I was a TV news talent coach for many years.  Some of what I have learned has become valuable for clients who are not in broadcast news.

Recently, I worked with two people on a speech for a trade show. They were having troubles winnowing information from their busy slides into something meaningful. My insight into helping them came from TV.

We called it Audio – Video referencing.

When you are watching the news, and you see the various video shots, we know that the audience’s understanding and retention of information is enhanced when the following occurs: what the audience SEES and what the audience HEARS….match.  

In other words, if the anchors are talking about a warehouse fire in San Francisco, the audience sees the warehouse fire.

However, in business presentations, slide creators dump as much information onto the slide as they can (to prove they have done their homework, or to impress the engineers who love data), and then begin talking. Meanwhile, the audience is trying to decide whether to read all of the bulletin points, look at all of the diagrams, or listen to the speaker.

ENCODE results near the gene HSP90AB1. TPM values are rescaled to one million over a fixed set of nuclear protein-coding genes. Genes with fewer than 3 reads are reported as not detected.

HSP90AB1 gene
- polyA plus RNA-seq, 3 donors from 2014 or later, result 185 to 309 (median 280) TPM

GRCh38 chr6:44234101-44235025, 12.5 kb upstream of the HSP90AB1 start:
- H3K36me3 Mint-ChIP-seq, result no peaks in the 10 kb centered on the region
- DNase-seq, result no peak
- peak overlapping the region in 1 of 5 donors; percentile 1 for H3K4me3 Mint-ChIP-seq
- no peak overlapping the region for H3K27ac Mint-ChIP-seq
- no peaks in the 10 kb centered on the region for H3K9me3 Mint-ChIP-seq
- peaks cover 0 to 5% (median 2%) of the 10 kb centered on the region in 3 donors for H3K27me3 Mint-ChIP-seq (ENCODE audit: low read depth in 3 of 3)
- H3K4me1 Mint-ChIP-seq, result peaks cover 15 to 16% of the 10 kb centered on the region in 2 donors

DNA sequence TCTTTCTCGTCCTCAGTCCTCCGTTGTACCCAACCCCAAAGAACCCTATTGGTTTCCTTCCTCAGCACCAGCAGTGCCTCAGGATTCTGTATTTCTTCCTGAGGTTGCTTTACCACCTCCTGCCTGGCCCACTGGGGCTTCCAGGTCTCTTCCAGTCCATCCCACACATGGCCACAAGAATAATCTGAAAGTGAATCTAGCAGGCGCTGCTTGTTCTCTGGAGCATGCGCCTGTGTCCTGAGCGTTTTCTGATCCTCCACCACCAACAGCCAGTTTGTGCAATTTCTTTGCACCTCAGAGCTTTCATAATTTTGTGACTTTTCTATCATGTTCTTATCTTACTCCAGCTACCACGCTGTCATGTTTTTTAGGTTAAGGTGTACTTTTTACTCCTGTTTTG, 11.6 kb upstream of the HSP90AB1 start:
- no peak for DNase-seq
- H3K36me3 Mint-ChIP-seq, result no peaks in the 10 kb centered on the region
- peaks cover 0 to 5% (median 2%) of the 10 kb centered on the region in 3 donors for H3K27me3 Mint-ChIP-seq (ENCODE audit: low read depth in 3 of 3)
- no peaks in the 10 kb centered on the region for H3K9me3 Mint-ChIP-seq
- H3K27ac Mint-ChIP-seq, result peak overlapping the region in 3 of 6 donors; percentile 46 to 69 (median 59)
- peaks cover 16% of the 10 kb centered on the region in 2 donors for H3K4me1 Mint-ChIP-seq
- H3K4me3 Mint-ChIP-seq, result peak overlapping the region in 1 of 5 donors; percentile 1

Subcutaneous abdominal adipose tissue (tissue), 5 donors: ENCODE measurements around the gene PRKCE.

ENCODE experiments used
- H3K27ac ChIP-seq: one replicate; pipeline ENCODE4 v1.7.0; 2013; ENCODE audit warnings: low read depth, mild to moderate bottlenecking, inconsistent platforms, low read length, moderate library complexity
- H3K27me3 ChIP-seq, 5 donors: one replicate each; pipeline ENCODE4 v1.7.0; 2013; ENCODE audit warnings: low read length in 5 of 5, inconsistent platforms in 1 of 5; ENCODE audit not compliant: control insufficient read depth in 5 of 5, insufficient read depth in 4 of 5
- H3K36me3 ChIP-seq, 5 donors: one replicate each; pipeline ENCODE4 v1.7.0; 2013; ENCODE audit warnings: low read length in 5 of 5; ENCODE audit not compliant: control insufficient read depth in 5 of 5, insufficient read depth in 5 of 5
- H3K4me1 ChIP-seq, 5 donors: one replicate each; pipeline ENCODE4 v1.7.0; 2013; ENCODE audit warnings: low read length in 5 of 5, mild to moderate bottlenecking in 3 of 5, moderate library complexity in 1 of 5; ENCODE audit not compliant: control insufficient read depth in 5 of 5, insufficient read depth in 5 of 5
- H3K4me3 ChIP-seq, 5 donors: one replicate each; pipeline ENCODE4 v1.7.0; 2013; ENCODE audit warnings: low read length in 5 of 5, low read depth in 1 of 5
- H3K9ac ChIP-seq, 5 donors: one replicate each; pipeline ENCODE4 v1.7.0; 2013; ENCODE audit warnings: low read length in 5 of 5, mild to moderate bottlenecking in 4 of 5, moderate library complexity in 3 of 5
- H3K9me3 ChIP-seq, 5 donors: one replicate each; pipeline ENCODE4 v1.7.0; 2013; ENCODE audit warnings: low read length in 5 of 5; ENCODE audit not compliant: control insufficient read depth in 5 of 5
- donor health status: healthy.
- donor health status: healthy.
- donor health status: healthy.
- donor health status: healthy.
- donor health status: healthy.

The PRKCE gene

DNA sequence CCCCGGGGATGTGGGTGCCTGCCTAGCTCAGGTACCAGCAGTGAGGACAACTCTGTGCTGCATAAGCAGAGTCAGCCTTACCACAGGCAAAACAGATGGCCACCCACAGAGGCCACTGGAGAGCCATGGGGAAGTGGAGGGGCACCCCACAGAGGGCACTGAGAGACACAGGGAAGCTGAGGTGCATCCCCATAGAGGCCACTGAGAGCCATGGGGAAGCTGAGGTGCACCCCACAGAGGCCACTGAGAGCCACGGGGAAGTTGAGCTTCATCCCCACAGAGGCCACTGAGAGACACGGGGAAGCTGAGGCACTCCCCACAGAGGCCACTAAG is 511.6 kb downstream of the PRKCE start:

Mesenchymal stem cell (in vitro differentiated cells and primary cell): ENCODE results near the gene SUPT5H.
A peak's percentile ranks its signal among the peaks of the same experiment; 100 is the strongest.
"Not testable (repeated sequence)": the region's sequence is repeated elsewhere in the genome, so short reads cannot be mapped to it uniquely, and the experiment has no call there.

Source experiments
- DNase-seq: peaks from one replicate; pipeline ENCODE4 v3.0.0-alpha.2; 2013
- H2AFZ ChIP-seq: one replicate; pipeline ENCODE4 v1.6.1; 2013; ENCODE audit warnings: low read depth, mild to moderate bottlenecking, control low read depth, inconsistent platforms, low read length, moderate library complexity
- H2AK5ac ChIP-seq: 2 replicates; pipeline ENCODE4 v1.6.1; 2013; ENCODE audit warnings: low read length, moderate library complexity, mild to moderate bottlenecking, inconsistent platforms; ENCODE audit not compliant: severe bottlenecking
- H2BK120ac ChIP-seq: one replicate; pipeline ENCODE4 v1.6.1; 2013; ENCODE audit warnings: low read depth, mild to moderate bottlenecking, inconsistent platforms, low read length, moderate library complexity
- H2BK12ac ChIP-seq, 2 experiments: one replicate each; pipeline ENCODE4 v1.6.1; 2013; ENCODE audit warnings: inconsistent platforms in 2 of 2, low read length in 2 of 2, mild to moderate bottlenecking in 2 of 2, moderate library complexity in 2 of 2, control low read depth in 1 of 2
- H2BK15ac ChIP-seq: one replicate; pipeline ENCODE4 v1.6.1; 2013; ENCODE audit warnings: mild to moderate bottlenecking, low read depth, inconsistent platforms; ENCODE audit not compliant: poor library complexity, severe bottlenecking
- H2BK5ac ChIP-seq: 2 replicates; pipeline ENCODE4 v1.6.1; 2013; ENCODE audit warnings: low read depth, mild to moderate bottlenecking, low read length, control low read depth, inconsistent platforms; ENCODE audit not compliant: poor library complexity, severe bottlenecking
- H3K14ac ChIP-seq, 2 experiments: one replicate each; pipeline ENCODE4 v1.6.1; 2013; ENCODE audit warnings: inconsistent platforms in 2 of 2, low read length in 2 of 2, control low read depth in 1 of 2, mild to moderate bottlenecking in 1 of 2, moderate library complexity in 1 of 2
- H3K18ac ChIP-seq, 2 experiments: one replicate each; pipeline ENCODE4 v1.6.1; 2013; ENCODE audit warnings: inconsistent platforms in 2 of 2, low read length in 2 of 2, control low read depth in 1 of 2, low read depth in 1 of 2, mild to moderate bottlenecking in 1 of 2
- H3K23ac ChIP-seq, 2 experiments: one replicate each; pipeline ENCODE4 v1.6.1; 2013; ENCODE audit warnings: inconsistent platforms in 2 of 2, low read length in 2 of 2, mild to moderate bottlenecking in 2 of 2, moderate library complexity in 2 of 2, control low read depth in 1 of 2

This is not a good way to present.

If you don’t want to confuse your audience and if you really want your ideas to resonate, what you are saying, and what the audience sees…should be one in the same.

Just take a look at any of Steve Jobs’ presentations at MacWorld; they are a perfect example of exquisite audio-video referencing.

Ok….so your slides have already been approved.  Or, you have sent them ahead of time and you can’t change them. What do you do?

As you are preparing and practicing, go through each slide and ask yourself this: what is the most important piece of information your audience needs to know on this slide?   What is the key message or the critical takeaway?

State it. Briefly explain why it is important. Conclude.

Don’t try to address everything that is on the slide; you will lose your audience.

In the future, as you and your team are creating slides for an upcoming meeting or presentation, focus on one idea per slide.

Insert a picture/graph/chart that best supports your idea.

If you can’t come up with a visual that illustrates your point, don’t have a slide.


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